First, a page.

Facebook – Love It or Leave It?

Ever since Facebook was founded back in 2004, it has held a reputation as the big social media kid on the block. The veritable 800-pound gorilla, Facebook now boasts over 1.1 billion accounts and 400 million active users.

In fact, much of the social media terminology that is commonplace today can be sourced to Facebook. Likes, Fans, Pokes, Shares, etc., are all original Facebook terms. The Collins English Dictionary added “Facebook” and all its extensions in 2008. “Unfriend” was the Word of the Year in 2009, in the New Oxford American Dictionary. (Defined as: a verb that means to remove someone as a “friend” on a social networking site such as Facebook, as in, “I decided to unfriend my roommate on Facebook after we had a fight.”)

Facebook

It’s well chronicled how Facebook was initially used when it launched. Focusing exclusively on the university demographic, Facebook was intended to provide a running status on students and their networks of friends: who they are dating, where they are going, what they like, pictures of their pets, and so on.

Facebook’s unique ability to support businesses and their marketing needs weren’t really a focal point in the early days. In 2007, Facebook had just 100,000 business pages.  Today, it boasts 13 million local and small business pages, with 8 million active on a regular basis.  Since January of this year, Facebook has seen a 40 per cent increase in active local business pages. Clearly, the Facebook platform has become an invaluable tool for small and medium businesses looking to build their brands. Facebook continues to evolve and improve its capabilities to support businesses.

Why Should Businesses Love Facebook?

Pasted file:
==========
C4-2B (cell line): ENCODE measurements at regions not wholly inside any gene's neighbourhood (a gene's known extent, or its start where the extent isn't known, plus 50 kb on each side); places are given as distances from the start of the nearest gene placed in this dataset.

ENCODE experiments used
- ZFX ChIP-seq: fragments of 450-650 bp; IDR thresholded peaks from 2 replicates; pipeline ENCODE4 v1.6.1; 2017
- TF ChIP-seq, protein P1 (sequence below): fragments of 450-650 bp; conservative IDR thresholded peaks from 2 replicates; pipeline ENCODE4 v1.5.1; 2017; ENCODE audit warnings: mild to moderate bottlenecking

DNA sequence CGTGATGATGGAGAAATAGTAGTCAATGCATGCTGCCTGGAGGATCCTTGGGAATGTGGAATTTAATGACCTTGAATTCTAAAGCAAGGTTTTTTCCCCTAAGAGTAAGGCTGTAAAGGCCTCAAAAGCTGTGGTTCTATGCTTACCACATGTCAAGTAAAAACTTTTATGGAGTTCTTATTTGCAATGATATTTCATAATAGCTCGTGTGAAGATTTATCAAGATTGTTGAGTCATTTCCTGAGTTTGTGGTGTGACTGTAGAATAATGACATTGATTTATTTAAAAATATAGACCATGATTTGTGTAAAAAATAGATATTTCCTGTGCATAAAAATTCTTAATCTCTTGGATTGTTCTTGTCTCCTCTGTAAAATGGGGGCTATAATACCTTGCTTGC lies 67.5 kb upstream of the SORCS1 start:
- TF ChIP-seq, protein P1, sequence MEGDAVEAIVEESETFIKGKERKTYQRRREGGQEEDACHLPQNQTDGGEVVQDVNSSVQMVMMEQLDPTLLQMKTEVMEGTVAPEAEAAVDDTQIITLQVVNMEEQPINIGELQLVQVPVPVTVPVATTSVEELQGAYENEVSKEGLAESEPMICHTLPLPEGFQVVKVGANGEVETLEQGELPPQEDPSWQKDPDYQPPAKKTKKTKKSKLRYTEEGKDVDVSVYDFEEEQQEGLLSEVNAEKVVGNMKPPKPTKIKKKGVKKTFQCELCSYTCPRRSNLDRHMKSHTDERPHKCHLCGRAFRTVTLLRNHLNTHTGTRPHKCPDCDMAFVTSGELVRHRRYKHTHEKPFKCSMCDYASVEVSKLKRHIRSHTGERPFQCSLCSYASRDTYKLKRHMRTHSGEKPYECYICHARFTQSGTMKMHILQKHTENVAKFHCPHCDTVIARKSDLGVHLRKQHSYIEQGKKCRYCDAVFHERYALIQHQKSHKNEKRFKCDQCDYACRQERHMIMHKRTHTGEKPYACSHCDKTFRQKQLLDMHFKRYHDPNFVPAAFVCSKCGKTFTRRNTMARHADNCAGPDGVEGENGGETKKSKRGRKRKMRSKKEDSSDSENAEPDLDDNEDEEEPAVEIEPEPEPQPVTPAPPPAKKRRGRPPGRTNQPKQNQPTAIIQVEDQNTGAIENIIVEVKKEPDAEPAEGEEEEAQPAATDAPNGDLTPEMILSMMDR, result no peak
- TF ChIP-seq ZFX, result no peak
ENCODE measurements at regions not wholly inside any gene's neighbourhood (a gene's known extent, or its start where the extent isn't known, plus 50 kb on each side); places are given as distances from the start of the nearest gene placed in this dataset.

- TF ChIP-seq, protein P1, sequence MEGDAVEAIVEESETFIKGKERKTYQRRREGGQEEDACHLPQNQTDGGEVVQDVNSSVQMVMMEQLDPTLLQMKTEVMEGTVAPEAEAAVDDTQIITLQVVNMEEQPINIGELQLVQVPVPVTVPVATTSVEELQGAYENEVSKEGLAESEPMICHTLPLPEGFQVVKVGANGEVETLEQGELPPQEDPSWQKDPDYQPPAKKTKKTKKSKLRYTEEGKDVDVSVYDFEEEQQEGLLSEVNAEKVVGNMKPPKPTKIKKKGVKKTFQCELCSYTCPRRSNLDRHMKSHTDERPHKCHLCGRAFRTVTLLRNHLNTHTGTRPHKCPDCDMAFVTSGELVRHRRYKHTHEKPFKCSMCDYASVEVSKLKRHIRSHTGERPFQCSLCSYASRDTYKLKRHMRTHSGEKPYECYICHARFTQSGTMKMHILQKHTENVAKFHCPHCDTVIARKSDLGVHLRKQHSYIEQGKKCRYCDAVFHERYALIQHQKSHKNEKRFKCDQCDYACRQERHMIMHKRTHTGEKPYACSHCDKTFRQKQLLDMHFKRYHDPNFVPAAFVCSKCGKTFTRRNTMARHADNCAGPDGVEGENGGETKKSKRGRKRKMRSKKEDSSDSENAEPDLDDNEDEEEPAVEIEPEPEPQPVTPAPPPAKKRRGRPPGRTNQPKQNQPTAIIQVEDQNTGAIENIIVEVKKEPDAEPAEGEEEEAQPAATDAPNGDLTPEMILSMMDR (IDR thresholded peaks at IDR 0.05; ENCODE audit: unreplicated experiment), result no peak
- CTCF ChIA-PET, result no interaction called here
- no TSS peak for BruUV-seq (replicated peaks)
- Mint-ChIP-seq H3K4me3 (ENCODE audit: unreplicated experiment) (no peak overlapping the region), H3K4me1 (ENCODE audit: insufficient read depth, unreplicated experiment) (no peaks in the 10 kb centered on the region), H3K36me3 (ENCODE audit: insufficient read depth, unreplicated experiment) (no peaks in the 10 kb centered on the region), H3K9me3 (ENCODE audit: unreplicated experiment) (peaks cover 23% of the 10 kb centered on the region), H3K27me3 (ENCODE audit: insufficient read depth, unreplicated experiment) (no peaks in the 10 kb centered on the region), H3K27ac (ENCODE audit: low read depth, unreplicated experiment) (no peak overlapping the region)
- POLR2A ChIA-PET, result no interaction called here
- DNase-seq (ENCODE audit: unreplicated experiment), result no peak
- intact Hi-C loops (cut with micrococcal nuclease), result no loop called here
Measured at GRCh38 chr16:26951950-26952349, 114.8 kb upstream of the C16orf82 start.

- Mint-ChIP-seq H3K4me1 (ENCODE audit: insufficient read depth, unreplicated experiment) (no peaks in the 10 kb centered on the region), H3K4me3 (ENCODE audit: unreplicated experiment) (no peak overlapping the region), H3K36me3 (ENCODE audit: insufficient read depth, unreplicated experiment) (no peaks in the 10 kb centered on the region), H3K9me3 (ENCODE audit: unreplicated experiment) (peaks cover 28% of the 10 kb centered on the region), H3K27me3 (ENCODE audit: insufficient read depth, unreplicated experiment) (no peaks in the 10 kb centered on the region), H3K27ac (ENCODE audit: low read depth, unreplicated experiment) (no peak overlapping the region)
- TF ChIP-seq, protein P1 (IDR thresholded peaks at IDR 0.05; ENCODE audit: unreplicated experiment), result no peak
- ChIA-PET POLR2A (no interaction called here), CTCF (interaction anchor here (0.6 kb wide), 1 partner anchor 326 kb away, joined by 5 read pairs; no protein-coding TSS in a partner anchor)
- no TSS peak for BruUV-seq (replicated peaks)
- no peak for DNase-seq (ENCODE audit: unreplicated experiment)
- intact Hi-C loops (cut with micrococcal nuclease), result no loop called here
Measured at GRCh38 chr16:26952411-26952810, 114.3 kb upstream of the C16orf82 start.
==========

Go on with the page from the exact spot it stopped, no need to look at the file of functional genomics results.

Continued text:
1. Targeted Advertising Platform – In June 2011, DoubleClick statistics showed that Facebook had reached 1 trillion (yes with a “t”) page views. The fact that there is an opportunity to get your brand in front of a large community makes Facebook a powerful marketing tool. Facebook’s platform allows businesses to target ads to specific demographics and geographies.

2. Promoted Posts – In June 2012, Facebook launched the ability to promote posts for as little as $5 in order to reach more friends and fans. As of December 2012, 300,000 pages had promoted 2.5 million posts. The value of promoted posts is that they can be targeted to specific demographics, similar to Facebook Ads.

3. Two-way Conversations – Facebook is one of the few social platforms that actually allow a small business to engage directly with its customers, or followers on a 1-to-1 basis. Questions, dialogue, customer service related issues, feedback, complaints, etc., can be solicited and addressed through Facebook. It provides an opportunity to develop relationships and provide more responsive service.

Why Should Businesses Leave Facebook?

1. Technical Challenges – Think about the technical complexity of supporting a user base of over 400 million active accounts, and in particular, the data storage and retrieval requirements.  It’s staggering. Facebook is continually evolving its platform and services, but if can be frustrating for the average user. Updates are rolled out with little to no notification. There is actually a Facebook page that details the known issues called, what else?: https://www.facebook.com/KnownIssues.

2. Bang for the Buck – Despite Facebook’s emphasis on supporting advertising and promotions, do businesses actually get value for their ad spend? One of the common complaints about Facebook is that it generally has poorer click-through rates on its ads than the web in general, about one-fifth as many. In addition, Facebook’s edge rank algorithm can be confusing. This is what determines whether a post will surface in an individual user’s news feed.  So you can spend money on promoting a post, but it doesn’t necessarily mean that everyone in your network will see it.

3. Businesses Don’t Set Explicit Goals for Success – Facebook is not the silver bullet marketing platform that will solve all your revenue problems. It needs to be part of your social media plan, which in turn needs to be part of your overall marketing plan. You have to set goals that align back to your overall objectives. If you think that, simply by being on Facebook, you can generate qualified sales leads, you’re probably mistaken.

Unfortunately, the Love It or Leave It paradox is not binary. There are things about Facebook to love and there are things about Facebook that make you cringe. Our verdict: LOVE IT. But loving it is not for the faint of heart. It has to be incorporated into a sound marketing strategy and tied back to specific objectives. It needs to assist you in connecting with potential customers you care about, and it has to be able to amplify your brand voice.

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